Natural Bridge Caverns, Natural Bridge
This is the deepest cavern in the East, is relatively young for a cave, and is one of the region’s most “active” caves. The tour takes you 34-stories deep into the earth to see straws, flowstone cascades, draperies, and pools. The Natural Bridge, Monocan Indian Village, and other activities are on the property, as is the Natural Bridge Hotel.
Shenandoah Caverns, Shenandoah Caverns
The caverns are handicapped accessible, with an elevator and no steps along the tour of 17 underground rooms. A combination ticket gets you into an exhibit of holiday department store windows, a parade float hall of fame, The Yellow Barn’s country-themed exhibits, and the Virginia Wine Shop. The Shenandoah Jamboree entertains Aug. 1, Oct 3, and Nov. 21. Open all year.
Skyline Caverns, Front Royal
Located at the north entrance to Skyline Drive and the closest to Washington, D.C., the caverns include rare anthodites and three streams, as well as the Rainbow Waterfall and an award-winning lighting system. You can take a miniature train ride or navigate the Mirror Maze for an additional fee. A half-mile nature trail is free. Open all year.
Lost World Caverns, Lewisburg
An unusual self-guided tour allows you to spend as much or as little time as you like admiring the formations. The attraction also includes a natural history museum with the largest collection of dinosaur and fossil replicas in West Virginia. There are four-hour wild cave tours as well. Open all year.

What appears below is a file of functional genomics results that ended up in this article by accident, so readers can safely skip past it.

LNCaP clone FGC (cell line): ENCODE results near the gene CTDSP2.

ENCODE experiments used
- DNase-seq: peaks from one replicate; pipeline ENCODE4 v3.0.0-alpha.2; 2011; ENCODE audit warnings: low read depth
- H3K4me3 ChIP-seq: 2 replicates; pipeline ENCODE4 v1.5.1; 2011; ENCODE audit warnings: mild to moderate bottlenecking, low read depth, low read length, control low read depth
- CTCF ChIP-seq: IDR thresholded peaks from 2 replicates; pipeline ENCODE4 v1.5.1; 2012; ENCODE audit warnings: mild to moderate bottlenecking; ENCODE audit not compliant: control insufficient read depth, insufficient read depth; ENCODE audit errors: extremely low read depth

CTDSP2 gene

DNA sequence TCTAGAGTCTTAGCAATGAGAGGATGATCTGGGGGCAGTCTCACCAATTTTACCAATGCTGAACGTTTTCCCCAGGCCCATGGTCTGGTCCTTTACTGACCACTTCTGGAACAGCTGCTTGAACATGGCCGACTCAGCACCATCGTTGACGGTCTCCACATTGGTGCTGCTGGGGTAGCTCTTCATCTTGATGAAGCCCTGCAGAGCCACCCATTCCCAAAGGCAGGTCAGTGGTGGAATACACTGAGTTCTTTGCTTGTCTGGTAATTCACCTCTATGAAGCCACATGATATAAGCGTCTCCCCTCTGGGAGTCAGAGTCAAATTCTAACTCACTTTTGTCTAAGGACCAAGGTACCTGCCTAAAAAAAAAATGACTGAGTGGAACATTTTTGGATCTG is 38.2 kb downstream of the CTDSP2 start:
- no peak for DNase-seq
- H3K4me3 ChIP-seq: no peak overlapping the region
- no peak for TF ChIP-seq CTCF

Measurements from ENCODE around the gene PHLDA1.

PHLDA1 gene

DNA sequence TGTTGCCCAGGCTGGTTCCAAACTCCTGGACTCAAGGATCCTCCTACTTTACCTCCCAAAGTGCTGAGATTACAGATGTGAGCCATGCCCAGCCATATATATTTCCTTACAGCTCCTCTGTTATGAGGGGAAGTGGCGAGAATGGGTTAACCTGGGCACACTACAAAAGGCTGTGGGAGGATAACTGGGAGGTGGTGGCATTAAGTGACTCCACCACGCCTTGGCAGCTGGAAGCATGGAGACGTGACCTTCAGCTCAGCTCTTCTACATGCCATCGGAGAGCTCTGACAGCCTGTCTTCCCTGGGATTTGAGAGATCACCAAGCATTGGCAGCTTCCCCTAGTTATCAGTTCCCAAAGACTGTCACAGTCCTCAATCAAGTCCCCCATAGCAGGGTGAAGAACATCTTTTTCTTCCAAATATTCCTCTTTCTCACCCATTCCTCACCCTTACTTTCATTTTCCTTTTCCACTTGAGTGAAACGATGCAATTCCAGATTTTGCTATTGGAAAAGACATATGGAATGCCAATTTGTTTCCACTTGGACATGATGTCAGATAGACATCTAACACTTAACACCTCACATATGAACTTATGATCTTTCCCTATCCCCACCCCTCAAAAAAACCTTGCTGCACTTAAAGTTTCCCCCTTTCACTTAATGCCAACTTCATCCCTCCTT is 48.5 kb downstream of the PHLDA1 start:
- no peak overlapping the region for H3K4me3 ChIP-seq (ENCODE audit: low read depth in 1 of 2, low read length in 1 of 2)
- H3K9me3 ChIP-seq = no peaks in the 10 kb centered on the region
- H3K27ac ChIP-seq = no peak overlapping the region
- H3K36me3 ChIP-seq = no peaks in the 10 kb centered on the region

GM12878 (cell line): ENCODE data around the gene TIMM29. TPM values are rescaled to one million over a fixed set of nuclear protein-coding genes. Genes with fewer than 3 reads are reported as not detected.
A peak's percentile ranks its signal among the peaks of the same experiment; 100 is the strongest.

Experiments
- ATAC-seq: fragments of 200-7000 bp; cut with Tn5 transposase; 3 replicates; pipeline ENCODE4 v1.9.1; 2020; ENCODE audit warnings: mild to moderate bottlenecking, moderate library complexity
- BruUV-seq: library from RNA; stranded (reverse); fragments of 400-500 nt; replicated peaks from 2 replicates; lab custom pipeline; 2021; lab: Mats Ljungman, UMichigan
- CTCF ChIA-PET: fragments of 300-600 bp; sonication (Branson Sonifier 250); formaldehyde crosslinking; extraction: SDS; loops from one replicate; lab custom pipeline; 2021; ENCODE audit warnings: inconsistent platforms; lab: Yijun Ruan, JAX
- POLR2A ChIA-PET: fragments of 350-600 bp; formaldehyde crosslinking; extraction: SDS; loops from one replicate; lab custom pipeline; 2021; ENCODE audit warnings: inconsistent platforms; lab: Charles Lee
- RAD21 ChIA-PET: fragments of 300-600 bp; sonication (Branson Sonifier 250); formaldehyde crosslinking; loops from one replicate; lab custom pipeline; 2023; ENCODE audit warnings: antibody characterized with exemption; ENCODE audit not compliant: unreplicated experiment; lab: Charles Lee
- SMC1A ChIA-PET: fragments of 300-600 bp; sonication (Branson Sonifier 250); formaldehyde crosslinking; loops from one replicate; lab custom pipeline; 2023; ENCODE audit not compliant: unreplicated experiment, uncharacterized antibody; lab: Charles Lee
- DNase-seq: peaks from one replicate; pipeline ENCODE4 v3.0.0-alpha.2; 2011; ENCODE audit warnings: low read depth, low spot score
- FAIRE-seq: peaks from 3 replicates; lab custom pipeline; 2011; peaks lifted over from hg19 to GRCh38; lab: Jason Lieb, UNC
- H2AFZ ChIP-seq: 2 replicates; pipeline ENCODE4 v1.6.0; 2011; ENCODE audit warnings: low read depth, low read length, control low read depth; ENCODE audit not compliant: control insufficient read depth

Organ Cave, Organ Cave
This is said to be the second-largest cave in the eastern U.S., and its history involves Thomas Jefferson and the Civil War. You can choose the 90-minute walking tour, a Civil War tour, or, with advance reservation, one of the guided adventure tours. Open all year.
Seneca Caverns, Riverton
West Virginia’s largest cave was discovered by the Seneca Indians. It features dramatic flowstone formations. There is a separate guided stratosphere adventure caving experience for which you bring your own lights, as well as a caveXplore option that teaches basic caving. You can mine for gemstones or enjoy the on-site family restaurant, all in the beautiful setting of Seneca Rocks.
Smoke Hole Caverns, Cabins
There’s a cavern tour that includes gravity-defying helectites and the world’s longest ribbon stalactite. You’ll also find a variety of cabins, camping, “Moonshine Mining,” and what may be West Virginia’s largest gift shop. The caverns were used by Native Americans, Civil War soldiers, and even moonshiners. Kids can pan for gemstones or fossils and there’s a “fish and keep” pond. Open all year.